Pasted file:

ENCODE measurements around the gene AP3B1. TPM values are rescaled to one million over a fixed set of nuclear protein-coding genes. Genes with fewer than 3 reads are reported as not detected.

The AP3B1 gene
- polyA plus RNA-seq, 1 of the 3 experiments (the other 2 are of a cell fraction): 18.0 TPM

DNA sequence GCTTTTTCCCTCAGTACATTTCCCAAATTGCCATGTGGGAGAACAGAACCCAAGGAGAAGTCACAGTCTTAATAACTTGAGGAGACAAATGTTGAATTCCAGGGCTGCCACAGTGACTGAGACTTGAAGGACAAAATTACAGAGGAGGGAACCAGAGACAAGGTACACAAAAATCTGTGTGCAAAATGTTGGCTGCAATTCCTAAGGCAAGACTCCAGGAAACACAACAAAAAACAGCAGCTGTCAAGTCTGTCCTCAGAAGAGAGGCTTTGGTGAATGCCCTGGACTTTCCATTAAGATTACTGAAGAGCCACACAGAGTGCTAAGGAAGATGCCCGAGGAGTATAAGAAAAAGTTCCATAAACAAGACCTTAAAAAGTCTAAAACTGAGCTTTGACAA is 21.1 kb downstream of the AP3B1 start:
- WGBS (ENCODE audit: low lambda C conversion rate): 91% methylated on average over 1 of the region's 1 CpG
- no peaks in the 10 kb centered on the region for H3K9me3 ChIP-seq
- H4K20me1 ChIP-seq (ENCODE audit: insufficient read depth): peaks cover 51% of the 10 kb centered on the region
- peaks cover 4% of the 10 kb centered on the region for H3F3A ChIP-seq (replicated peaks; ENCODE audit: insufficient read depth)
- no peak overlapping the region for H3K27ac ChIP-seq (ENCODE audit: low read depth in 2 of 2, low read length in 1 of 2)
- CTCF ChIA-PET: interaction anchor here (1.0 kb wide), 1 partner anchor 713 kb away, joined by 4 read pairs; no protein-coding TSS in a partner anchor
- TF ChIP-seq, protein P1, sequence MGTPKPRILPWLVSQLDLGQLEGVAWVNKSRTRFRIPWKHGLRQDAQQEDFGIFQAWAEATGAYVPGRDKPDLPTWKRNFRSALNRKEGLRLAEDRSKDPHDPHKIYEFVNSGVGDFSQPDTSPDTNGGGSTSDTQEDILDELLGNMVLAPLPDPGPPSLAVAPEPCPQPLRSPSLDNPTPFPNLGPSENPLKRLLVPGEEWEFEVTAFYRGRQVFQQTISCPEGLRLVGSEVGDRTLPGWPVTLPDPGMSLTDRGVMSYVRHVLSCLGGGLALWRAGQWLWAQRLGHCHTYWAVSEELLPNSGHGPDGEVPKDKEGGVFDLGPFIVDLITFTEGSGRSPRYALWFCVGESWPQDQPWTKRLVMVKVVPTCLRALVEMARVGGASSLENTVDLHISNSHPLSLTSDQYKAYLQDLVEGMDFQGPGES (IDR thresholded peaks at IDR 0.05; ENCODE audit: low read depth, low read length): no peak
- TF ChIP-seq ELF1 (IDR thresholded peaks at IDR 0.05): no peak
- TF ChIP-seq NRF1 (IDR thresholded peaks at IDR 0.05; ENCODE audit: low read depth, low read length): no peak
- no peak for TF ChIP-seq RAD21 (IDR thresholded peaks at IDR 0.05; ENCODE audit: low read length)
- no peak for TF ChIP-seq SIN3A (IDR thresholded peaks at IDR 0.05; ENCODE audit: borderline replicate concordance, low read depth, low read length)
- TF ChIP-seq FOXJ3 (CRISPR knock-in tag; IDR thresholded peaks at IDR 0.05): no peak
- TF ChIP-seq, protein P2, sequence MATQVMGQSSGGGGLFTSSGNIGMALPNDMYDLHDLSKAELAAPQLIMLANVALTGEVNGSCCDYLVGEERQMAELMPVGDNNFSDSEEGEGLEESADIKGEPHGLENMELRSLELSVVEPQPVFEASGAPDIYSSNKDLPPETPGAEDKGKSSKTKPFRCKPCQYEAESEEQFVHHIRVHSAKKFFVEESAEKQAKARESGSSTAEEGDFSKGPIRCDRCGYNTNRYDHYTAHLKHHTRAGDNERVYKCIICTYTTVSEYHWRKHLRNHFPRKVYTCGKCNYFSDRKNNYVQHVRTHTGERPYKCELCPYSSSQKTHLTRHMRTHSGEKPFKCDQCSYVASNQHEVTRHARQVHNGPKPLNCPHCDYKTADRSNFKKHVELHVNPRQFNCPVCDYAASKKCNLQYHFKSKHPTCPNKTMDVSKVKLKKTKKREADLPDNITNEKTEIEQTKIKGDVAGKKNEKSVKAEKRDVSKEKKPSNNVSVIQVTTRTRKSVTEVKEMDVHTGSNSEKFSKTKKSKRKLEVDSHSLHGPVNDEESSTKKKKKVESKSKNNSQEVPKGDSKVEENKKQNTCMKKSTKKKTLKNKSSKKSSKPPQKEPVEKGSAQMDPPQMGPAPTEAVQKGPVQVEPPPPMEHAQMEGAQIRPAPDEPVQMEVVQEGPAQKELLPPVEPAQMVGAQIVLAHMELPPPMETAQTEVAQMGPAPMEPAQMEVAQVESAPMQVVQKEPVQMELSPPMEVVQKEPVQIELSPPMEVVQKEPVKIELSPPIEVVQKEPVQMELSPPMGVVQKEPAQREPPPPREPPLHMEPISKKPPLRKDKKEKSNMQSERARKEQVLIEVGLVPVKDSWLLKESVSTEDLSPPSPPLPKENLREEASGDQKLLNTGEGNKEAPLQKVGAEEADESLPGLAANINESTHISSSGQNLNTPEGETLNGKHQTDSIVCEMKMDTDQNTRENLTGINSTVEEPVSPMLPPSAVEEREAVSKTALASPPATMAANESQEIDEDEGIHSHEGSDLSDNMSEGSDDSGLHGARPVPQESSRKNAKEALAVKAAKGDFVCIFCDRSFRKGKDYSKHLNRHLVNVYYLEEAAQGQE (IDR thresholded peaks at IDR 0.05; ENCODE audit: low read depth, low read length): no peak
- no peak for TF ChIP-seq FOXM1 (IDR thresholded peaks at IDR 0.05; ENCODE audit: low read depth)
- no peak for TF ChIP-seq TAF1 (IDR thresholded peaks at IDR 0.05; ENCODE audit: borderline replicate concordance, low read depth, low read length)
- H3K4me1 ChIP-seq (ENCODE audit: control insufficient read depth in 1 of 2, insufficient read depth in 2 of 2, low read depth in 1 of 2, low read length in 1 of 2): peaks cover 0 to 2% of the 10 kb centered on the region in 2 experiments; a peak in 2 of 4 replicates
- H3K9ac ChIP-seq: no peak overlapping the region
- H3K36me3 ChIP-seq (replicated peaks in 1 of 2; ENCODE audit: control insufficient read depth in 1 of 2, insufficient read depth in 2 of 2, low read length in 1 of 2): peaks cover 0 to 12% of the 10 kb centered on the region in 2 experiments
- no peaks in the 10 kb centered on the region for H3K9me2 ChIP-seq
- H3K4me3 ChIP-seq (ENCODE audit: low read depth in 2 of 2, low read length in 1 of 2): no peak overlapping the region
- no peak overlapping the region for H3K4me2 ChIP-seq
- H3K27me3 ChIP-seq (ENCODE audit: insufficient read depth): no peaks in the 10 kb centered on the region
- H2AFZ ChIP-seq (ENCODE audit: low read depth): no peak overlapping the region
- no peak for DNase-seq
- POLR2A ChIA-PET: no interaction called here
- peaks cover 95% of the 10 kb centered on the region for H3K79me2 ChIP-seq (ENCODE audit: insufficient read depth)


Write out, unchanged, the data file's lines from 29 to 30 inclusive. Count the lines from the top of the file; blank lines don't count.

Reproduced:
- POLR2A ChIA-PET: no interaction called here
- peaks cover 95% of the 10 kb centered on the region for H3K79me2 ChIP-seq (ENCODE audit: insufficient read depth)